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(The Hamilton Spectator – Saturday, November 7, 2015)

ISTANBUL, TURKEY ✦ This starts in Hamilton where I was driving to my local polling station amidst dead leaves blowing everywhere, as hard as the winds of political change.

It was the first time in 14 years I was around in the fall to see the trees lose their lifeblood, a moment in time, even as we all, after our simple X on a paper put in a cardboard box, watched change blow into Ottawa.

In fact, I was brought to Hamilton from my African home for something besides the recent federal vote, to speak to some writers about being “Surprised by the Joy of Journalism.” Because this too is a story, my own story, of how I once fell into this old, venerable trade with about as much planning as a man who turns a corner and falls down a manhole.

So it was after this voting and sharing when I flew back through Istanbul to see another election, the fourth in 20 months for Turks, a snap election called by the president who, in June, had lost his majority.

To get it back, Recep Tayyip Erdogan, who critics call a devolving megalomaniac, has been easing his country into a George Orwell novel: meddling in the courts, covering corruption, and making strange manoeuvres of grandiosity.

Since June, about 1,000 Turks have perished in a surge of violent nationalism, this in what was once the poster-child of Muslim democracy.

Indeed, if I was a Turkish journalist, I could share on being “Surprised by the Jails of Journalism,” because, just as I landed, riot police were crashing the doors of opposition newspapers now shut down, along with broadcasters blacked out while they were live on-air.

Along with jailed journalists, other Turks are being charged these days with the acrimonious crime of “insulting the president,” including two boys, 12 and 13, after they unwittingly tore an Erdogan poster off a billboard to sell for scrap.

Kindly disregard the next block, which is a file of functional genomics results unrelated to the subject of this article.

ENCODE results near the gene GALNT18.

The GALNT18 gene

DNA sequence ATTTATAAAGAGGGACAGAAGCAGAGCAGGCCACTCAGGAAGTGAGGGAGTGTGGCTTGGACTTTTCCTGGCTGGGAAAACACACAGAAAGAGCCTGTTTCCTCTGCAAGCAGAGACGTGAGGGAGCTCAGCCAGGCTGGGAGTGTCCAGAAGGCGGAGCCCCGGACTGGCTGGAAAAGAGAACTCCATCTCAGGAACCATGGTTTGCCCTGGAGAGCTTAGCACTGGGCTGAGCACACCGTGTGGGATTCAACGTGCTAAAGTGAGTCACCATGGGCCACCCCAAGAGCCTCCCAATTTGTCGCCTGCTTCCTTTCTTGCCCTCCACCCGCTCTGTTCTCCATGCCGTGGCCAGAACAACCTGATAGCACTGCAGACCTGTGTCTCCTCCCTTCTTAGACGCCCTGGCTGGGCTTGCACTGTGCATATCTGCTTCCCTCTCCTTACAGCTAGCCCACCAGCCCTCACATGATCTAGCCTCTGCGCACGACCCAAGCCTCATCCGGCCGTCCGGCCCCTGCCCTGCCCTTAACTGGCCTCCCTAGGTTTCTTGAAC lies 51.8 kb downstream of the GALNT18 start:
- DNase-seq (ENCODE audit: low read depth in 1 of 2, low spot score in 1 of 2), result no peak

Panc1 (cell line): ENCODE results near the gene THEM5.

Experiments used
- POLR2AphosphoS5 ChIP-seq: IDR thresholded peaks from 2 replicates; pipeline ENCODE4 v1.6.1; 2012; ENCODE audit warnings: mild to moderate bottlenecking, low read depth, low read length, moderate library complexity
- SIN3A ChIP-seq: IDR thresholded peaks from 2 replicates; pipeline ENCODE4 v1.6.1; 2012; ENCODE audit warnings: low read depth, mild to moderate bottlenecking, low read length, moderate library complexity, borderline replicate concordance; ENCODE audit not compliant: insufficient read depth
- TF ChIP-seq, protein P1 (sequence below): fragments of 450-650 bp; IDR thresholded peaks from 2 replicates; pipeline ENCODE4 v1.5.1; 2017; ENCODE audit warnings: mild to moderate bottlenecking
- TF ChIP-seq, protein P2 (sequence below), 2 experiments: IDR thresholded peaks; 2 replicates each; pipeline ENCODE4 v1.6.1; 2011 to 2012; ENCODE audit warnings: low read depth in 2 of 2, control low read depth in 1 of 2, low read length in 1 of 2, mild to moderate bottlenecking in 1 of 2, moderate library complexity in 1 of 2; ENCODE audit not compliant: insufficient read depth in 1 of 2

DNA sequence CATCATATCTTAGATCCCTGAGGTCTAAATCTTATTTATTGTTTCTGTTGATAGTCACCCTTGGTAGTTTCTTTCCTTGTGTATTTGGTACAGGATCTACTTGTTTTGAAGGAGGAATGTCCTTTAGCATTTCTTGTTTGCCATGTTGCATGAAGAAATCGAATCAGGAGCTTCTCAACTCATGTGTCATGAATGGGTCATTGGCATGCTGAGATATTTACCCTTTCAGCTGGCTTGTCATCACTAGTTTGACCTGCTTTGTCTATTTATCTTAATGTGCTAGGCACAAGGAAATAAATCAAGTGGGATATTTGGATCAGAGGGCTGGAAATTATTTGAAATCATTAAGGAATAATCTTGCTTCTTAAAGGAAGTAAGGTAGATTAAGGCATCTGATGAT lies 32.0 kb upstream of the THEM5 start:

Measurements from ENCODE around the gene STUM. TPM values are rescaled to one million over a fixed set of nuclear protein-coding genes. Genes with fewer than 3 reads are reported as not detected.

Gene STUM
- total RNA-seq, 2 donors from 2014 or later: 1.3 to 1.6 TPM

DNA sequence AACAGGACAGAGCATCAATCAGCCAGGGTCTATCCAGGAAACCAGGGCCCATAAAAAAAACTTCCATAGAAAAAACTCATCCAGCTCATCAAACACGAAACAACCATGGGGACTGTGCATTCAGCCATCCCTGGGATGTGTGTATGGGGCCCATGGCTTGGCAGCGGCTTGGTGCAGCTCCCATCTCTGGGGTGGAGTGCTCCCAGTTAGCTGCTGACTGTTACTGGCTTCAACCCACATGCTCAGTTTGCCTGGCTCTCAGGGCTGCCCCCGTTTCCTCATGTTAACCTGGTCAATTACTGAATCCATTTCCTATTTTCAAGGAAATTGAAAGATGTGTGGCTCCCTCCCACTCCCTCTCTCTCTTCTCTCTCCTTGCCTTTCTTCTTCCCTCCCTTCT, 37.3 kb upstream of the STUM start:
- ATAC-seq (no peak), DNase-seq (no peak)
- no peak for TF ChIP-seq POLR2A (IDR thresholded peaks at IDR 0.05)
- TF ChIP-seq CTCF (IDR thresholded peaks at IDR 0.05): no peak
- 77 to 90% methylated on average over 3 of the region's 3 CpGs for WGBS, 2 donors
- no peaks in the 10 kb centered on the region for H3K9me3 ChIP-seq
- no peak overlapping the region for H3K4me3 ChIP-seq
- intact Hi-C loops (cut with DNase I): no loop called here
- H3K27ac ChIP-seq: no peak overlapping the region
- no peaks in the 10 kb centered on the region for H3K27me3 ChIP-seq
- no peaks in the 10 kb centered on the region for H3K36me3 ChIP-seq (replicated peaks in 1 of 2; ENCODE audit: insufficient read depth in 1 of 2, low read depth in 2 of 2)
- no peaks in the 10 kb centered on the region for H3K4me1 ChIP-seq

It’s no surprise, then, that one survey shows two in three Turks now fear their president, about the same ratio who reportedly believe that both Erdogan and ISIL are responsible for the October terror bombing that killed more than 100, mostly Kurdish peace marchers, in Ankara.

A soft-spoken silk weaver in the Istiklal district told me that Erdogan is “a crazy man,” while an Armenian jeweller in this city’s legendary Grand Bazaar told me the president is “poison.” This is the word from the streets of Istanbul, where Erdogan was once mayor.

Erdogan, meanwhile, lives with his own fears of poison, so he’s building an intricate food-testing lab in his audacious 1,150-room palace, his symbol of a return to Ottoman glory.

You’d be forgiven for imagining that all this would lead Turkish voters to make different choices, but this is the Middle East, remember. Like in Africa, citizens know civil war can result from choosing change, and strongmen can be preferred to deal with the outside world, in Turkey’s case threats from neighbouring Iraq and the basket-case of Syria.

So after Erdogan’s Justice and Development Party dropped the hint that if their majority was not restored, then the electorate could just try it all again in 2016, last Sunday Turks indeed voted the president back with that majority.

By then I was out of this strange democracy of masochism.

Then again, when seeing some of its faces up-close you can’t help but wonder if Turks actually desire something besides pain, something else, something more. Surely they want what anyone wants: a chance at it, at life, the good life or even the fair life, peace and security for loved ones, education for the children, stable work, a future with at least some assurance and hope.

How this scared and troubled patch of earth will get these blessings – and they are blessings – remains a mystery. Even as it remains to be seen how this once proud and stable secular republic will stave off the full-blown religious and political crises of the region.

What I do know is that when you blow in and out of such a place, with a Canadian passport in your back pocket, (because of dumb luck more than your own deservingness), you’re never really left the same.